Victoria Pendleton reveals depression battle since pulling out of Everest climb
The former Olympic gold mendal-winner has told of the health issues she has faced over the past two months.
Former Olympian Victoria Pendleton has said she feels “psychologically and physiologically damaged” since having to pull out of a Mount Everest climb attempt earlier this year.
In May, the gold medal-winning cyclist was on course to reach the summit of the world’s highest mountain with TV presenter and adventurer Ben Fogle, but was advised by doctors to cut the trip short due to health issues.
She has now said she has been coping with depression since then, and that she is still very unwell.
#Repost @benfogle Here is the first trailer for our three part @cnn series with @victorilou @kentoncool and myself and filmed by @fishercreative That follows our Everest Expediton. The series begins on Saturday 30th June on @cnn Sky 506, Virgin Media 607 & Freesat 207 @britishredcross @anythingispossible.world @unenvironment
Pendleton, 37, told Radio Times magazine: “I’ve been suffering with depression since I got back from Everest.
“I feel psychologically and physiologically damaged.
“It’s really put me through the wringer, and that has been harder than any disappointment about not making it up to the summit.
“It’s like I’ve taken a real battering. I’ve never felt so overwhelmed with illness.”
Pendleton was forced to pull out of the trip due to struggling with oxygen deficiency at 21,000ft, which she said gave her symptoms of “a horrific headache, like knitting needles sticking in the back of my skull”.
“You act like you’re very marginally drunk, it’s not unpleasant, you’re not totally suffering, but signs of the onset of a cerebral edema are very subtle,” she said.
“You have to rely on others recognising it.”
She said that, upon returning home to the UK, doctors told her that oxygen depravation can trigger depression.
“But I felt even further away from myself then,” Pendleton added.
“They’ve assured me that it’s quite a normal thing and in time it will pass. I’ve been having good days and bad days. You just have to grin and bear it.”
Unfortunately after much deliberation I have decided not to continue my endeavour to summit Mount Everest. The weather conditions have offered the possibility of an early summit bid, as a consequence I have been unable to adhere to the prescribed rotation program and keep pace with the team without causing concern regarding my health at the higher camps, due to my lack of adaptation to the extreme altitude. I am incredibly disappointed not to complete the challenge and frustrated as I feel in great physical condition and was moving swiftly and efficiently through the icefall and across the glacier, at no point did I feel this was a weakness in the challenge. Whilst we were working and moving I was really positive and comfortable. Unfortunately when we were recovering in camp in the afternoon, relaxing with a resting heart rate with a less active breathing pattern, I started to feel quite unwell and felt my body was going into shut down and the oxygen saturation of my blood was very low. So much so that I required a light flow of oxygen that continued throughout the night. My condition caused much concern to Kenton and distressed the team. Kenton felt it was perhaps more sensible for me not to continue, for the sake of my health and wellbeing. I took his advice and called an end to my summit bid. I am extremely grateful for this opportunity to have experience one of the the most impressive, imposing and challenging environments on the planet, the Himalayas are a magical place I feel honoured to have visited. I hope that I may continue to support the @britishredcross and their fundraising and thank @anythingispossible.world for this incredible experience. I also wish @benfogle and @kentoncool all the very best of luck in their summit bid! I have 100% faith, thanks to @fishercreative for the photo x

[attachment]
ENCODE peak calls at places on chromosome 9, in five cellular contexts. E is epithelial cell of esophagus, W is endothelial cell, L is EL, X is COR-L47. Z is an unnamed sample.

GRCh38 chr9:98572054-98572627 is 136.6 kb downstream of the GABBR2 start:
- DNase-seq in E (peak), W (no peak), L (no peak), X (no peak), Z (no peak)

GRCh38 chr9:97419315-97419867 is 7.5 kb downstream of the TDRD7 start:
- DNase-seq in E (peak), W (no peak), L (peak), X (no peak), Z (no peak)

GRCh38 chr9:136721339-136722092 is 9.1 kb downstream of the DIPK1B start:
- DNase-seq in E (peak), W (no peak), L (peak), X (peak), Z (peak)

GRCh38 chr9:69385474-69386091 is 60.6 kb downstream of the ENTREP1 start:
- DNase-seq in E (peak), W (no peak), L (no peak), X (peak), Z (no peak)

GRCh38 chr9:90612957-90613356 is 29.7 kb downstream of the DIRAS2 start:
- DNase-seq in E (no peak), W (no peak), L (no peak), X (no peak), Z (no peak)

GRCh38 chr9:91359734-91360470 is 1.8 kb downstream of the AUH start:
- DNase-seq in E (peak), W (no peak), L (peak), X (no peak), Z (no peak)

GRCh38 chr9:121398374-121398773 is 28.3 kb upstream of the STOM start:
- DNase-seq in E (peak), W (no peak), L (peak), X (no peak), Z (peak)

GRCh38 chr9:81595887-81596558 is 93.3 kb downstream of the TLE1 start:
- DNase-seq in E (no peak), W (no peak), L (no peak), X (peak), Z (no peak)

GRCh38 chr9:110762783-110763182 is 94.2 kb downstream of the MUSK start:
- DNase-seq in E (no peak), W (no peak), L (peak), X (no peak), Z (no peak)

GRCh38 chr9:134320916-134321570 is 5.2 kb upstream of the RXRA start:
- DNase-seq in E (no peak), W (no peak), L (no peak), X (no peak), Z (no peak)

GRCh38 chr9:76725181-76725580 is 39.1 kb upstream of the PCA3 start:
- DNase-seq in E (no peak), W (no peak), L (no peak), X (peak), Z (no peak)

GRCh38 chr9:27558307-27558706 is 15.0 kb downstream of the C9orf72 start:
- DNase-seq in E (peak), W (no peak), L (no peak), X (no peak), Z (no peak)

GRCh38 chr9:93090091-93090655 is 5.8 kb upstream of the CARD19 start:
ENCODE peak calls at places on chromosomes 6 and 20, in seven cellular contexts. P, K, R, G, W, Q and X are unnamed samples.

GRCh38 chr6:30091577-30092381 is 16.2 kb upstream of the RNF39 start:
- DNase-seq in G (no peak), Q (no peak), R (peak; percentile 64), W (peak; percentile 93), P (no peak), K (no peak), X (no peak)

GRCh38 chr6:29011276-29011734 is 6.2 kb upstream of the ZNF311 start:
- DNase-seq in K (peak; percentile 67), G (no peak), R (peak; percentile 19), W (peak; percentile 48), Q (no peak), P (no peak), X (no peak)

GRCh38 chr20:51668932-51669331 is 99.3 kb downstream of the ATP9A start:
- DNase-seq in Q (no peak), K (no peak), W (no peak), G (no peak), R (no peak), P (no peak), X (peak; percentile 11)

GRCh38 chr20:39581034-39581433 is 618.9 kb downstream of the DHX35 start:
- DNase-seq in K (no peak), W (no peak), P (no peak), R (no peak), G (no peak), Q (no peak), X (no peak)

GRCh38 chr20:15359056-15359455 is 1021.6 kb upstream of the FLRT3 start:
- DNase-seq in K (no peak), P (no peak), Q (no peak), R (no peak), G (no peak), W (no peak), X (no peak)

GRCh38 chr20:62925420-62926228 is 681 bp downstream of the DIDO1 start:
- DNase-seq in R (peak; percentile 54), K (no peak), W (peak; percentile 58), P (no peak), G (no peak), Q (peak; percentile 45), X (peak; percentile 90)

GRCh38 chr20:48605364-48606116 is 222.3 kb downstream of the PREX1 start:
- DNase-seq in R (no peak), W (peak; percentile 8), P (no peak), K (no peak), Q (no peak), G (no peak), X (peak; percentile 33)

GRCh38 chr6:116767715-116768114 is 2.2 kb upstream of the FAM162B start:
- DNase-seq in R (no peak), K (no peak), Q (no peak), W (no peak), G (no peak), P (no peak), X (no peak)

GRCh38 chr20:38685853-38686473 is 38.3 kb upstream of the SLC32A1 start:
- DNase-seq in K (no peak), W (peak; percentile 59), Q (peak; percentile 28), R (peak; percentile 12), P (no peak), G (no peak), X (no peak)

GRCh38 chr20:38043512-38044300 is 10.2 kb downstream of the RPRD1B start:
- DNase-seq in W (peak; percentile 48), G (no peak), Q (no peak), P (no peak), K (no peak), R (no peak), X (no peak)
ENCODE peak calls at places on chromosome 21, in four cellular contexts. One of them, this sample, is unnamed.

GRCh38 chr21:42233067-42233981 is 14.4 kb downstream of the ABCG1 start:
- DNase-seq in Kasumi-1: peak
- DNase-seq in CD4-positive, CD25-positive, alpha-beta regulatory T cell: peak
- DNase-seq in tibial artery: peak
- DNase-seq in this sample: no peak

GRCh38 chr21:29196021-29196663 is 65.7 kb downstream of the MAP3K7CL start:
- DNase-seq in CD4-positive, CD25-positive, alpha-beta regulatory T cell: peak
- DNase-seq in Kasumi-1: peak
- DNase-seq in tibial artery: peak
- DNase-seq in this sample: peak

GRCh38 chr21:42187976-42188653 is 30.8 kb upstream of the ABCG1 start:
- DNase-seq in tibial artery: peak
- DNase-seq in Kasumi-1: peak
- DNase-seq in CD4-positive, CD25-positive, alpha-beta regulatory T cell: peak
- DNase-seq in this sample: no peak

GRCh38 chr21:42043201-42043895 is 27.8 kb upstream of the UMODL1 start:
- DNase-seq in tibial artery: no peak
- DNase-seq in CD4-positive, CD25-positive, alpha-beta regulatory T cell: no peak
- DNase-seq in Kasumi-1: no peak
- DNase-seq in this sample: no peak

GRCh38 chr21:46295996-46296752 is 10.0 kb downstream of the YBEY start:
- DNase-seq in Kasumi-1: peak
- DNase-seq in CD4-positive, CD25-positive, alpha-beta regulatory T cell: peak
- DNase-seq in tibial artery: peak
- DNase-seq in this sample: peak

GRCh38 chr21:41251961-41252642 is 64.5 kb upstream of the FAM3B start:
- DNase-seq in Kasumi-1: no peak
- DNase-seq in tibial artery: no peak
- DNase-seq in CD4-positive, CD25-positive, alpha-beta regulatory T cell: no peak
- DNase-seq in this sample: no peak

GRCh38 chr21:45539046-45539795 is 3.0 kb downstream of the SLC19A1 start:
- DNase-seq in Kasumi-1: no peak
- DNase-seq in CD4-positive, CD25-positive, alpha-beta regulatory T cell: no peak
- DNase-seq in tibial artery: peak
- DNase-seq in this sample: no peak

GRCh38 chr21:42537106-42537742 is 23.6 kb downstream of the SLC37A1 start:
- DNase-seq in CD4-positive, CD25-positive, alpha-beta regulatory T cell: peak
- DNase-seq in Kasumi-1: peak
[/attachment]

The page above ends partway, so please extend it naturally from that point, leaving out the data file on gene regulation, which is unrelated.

She also said that she was blighted with chest and ear infections that took “three weeks of antibiotics to get over”, and that it sent her into “despair”.
Pendleton trained for 18 months for the Everest expedition, which she undertook with Fogle and mountaineer Kenton Cool, for the British Red Cross in a bid to highlight the environmental challenges mountains face.
Their efforts will be shown in a three-part series called The Challenge: Everest, which starts on CNN later this month.
Since retiring from cycling, Pendleton has become a professional jockey, and finished fifth in the 2016 Foxhunter Chase at the Cheltenham Festival.
She was also a contestant in the 10th series of Strictly Come Dancing, where she was partnered with professional dancer Brendan Cole.
Radio Times is on sale now.